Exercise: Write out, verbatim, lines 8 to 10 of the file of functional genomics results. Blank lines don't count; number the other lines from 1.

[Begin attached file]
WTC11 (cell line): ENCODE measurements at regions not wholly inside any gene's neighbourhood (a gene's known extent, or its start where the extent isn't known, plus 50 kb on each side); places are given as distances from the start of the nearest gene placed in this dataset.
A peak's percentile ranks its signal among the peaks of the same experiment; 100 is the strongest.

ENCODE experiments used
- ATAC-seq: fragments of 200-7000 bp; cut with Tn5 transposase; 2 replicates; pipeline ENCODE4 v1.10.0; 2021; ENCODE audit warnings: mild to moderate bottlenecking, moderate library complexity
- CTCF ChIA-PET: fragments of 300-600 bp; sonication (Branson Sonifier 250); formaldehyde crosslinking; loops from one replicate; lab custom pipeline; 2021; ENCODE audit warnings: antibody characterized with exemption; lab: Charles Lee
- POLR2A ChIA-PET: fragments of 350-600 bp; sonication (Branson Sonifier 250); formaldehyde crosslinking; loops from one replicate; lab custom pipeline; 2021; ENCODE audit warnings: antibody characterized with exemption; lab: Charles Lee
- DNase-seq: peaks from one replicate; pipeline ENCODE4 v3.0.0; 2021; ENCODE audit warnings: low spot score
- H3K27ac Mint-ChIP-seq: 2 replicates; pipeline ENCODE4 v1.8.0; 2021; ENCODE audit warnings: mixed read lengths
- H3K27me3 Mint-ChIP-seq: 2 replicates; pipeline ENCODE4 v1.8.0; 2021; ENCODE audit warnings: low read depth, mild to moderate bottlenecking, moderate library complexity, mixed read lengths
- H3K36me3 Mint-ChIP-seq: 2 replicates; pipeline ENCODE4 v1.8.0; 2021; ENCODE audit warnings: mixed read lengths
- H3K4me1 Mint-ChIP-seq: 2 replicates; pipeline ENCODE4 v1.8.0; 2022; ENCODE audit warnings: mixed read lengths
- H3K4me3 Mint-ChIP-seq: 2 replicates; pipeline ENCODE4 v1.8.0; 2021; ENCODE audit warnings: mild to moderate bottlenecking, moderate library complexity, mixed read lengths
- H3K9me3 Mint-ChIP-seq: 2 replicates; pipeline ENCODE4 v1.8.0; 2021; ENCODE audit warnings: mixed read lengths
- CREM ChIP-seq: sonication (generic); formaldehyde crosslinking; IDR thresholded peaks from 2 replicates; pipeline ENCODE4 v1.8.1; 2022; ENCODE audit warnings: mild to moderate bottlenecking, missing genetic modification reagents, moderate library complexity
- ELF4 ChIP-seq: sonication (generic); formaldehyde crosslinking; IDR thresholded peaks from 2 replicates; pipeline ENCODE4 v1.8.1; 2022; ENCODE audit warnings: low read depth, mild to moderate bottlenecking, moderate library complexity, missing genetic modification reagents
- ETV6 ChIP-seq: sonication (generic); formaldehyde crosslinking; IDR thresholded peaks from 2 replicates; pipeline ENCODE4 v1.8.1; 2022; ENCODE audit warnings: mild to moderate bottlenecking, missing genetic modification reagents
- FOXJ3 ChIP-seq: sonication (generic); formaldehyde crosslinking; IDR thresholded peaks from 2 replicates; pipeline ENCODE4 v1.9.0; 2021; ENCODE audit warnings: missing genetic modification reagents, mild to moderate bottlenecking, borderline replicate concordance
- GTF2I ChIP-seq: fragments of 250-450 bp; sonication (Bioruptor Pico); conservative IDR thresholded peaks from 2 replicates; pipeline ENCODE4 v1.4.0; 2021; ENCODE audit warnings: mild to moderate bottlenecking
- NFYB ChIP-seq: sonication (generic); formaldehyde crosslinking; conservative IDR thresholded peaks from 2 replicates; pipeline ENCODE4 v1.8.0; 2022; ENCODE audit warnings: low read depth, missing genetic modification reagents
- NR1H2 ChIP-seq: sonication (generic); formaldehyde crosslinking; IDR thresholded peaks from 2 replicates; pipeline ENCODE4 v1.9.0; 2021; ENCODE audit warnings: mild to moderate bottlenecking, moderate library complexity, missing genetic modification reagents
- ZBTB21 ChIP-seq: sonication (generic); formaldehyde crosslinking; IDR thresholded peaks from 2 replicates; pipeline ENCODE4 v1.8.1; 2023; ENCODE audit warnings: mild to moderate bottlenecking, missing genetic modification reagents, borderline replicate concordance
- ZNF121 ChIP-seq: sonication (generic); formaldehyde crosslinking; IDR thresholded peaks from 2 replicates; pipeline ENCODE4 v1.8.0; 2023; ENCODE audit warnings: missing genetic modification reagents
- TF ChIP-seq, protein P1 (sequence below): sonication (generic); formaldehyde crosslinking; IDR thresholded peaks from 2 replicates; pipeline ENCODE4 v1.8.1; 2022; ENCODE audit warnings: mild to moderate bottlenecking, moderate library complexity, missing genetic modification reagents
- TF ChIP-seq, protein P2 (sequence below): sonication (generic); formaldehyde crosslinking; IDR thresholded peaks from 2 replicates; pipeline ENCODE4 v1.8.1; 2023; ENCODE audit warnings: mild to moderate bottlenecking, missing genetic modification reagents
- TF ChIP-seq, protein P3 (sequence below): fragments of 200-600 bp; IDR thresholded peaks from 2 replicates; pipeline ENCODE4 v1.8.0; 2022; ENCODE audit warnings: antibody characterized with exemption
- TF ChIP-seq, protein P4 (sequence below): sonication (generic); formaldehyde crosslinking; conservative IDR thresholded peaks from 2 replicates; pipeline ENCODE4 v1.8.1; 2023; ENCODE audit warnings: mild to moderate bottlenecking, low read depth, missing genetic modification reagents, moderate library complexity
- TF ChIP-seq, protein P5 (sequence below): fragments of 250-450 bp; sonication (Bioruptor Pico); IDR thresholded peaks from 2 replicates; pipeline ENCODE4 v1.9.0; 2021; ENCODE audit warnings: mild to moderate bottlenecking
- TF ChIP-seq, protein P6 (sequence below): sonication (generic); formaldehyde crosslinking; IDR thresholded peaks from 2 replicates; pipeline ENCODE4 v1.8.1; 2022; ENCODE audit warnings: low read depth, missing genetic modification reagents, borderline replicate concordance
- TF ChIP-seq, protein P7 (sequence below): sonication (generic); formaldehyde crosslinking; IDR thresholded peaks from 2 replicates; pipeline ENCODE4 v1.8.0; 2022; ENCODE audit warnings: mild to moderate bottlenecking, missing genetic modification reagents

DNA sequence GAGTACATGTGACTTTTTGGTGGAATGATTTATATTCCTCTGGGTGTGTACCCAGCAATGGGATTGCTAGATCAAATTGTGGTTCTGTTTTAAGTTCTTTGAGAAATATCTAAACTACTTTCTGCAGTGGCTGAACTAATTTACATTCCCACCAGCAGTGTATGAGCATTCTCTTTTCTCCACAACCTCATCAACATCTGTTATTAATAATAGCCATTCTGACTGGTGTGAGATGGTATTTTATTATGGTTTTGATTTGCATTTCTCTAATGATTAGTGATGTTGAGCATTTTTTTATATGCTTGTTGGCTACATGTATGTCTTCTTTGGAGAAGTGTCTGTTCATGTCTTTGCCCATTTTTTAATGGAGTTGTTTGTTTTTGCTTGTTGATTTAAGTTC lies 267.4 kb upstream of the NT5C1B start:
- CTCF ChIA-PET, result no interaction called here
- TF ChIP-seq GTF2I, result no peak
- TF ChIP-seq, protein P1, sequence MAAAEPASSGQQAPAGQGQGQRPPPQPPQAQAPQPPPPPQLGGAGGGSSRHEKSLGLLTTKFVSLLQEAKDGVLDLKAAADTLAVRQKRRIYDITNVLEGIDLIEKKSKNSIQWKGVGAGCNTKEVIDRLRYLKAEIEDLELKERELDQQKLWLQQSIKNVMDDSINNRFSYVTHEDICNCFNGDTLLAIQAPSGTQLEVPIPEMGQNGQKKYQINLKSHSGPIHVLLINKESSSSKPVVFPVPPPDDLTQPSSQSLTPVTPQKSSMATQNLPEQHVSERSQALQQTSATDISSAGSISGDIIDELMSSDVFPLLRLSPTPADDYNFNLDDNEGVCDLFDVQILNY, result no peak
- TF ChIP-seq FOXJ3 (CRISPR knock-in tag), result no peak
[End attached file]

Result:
- H3K27ac Mint-ChIP-seq: 2 replicates; pipeline ENCODE4 v1.8.0; 2021; ENCODE audit warnings: mixed read lengths
- H3K27me3 Mint-ChIP-seq: 2 replicates; pipeline ENCODE4 v1.8.0; 2021; ENCODE audit warnings: low read depth, mild to moderate bottlenecking, moderate library complexity, mixed read lengths
- H3K36me3 Mint-ChIP-seq: 2 replicates; pipeline ENCODE4 v1.8.0; 2021; ENCODE audit warnings: mixed read lengths